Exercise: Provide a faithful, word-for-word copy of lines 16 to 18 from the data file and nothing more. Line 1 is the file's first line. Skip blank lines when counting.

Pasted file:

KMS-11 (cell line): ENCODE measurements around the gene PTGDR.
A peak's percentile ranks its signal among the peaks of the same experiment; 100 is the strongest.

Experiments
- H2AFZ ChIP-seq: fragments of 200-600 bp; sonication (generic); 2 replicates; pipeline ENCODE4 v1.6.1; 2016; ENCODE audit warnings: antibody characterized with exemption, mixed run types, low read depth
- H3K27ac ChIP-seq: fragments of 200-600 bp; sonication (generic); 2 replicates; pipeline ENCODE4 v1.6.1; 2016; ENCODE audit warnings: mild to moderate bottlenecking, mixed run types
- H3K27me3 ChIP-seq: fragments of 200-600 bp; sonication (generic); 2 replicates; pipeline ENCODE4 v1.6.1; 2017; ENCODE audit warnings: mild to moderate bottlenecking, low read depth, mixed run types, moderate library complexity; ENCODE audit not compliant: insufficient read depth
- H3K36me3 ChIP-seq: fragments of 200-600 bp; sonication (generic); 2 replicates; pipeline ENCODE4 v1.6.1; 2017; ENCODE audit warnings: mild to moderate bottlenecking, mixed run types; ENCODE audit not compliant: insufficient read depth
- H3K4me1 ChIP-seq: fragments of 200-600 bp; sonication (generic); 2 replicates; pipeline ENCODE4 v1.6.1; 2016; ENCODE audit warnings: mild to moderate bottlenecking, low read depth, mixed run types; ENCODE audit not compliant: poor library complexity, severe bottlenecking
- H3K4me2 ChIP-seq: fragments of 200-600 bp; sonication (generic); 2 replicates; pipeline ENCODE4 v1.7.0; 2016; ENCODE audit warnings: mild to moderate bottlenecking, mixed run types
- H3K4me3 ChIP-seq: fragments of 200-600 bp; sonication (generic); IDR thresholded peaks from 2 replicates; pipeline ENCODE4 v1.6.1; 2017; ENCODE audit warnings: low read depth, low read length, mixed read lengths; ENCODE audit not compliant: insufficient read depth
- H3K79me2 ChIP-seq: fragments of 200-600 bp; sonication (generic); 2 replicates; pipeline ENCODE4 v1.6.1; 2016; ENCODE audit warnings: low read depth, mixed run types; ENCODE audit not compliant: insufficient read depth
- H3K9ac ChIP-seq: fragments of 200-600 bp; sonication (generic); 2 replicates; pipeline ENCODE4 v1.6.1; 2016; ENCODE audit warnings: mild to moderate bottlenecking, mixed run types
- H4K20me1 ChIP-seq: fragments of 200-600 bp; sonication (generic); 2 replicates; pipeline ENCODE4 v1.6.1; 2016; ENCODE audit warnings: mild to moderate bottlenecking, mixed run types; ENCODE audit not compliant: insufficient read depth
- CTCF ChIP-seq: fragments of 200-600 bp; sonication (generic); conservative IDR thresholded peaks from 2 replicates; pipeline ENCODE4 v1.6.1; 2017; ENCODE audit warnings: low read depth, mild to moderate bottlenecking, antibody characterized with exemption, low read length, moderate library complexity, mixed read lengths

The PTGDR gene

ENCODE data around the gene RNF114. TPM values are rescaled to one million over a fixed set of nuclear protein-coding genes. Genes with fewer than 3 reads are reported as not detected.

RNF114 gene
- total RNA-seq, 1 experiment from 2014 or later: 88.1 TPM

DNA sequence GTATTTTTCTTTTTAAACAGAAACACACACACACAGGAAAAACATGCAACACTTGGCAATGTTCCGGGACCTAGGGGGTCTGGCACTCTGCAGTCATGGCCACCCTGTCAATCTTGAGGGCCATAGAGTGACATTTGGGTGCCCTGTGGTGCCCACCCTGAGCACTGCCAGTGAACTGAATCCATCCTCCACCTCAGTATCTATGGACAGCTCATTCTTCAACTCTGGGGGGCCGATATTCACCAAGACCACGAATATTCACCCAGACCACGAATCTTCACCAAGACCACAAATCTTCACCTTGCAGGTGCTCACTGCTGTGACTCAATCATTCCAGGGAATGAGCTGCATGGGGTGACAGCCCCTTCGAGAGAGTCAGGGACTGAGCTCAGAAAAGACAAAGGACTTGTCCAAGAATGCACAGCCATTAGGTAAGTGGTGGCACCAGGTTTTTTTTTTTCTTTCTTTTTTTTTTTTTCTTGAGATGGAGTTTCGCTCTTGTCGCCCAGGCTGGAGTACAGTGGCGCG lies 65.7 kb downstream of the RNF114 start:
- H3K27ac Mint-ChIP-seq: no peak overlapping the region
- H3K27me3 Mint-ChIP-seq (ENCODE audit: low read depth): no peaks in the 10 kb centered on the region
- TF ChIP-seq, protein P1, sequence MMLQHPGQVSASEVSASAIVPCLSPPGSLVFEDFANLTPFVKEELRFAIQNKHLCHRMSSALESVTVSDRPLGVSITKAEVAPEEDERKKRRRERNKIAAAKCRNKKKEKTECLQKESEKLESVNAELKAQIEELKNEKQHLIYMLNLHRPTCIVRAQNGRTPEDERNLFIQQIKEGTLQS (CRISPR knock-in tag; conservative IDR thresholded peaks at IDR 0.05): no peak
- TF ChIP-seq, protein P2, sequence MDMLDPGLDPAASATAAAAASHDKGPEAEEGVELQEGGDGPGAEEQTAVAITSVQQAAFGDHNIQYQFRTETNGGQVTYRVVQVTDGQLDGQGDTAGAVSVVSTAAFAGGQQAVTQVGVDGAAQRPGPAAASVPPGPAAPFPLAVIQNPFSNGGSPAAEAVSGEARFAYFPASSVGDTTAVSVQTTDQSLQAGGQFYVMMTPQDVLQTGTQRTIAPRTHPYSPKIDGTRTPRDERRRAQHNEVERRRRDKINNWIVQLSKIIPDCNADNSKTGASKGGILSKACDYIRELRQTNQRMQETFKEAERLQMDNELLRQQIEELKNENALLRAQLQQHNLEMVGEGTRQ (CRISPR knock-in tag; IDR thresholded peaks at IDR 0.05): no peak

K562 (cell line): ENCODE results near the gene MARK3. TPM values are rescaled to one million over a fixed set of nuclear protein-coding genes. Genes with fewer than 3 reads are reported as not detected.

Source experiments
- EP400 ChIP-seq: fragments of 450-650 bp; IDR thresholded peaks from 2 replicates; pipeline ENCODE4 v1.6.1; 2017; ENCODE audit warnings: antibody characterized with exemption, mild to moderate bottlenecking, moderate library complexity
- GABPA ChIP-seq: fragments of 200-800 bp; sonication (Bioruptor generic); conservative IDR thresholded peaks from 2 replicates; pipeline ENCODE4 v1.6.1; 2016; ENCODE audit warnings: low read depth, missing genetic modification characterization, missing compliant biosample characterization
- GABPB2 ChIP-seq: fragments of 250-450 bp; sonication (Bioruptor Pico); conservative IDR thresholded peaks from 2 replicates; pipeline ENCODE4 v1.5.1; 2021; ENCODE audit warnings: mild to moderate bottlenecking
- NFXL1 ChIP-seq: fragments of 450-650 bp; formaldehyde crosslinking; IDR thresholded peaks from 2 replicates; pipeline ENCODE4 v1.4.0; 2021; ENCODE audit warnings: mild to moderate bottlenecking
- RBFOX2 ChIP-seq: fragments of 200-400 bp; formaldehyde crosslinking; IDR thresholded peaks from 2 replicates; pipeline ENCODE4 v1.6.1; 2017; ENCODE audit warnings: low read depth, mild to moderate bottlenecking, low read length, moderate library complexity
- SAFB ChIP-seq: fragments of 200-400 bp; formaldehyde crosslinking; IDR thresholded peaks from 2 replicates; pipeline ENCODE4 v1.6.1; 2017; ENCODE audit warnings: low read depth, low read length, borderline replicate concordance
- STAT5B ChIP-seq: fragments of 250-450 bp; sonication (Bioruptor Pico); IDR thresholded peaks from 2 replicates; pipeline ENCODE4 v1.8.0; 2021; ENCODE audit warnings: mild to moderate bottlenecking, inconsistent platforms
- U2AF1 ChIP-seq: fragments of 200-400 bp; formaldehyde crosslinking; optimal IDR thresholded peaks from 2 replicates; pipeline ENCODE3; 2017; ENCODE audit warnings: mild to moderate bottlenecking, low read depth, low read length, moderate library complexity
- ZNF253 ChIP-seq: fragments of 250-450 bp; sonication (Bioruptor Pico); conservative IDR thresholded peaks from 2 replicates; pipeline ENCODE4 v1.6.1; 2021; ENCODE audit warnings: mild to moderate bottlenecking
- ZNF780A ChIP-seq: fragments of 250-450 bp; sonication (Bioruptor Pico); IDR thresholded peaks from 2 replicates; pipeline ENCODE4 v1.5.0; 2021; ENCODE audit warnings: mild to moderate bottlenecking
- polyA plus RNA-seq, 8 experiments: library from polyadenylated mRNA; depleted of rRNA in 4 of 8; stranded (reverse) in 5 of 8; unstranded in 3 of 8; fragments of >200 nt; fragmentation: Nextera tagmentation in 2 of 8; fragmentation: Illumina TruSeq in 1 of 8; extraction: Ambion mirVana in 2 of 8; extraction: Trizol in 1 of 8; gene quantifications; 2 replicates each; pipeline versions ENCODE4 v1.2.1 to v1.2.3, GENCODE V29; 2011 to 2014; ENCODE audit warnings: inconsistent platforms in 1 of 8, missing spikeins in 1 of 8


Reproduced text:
ENCODE data around the gene RNF114. TPM values are rescaled to one million over a fixed set of nuclear protein-coding genes. Genes with fewer than 3 reads are reported as not detected.

RNF114 gene
- total RNA-seq, 1 experiment from 2014 or later: 88.1 TPM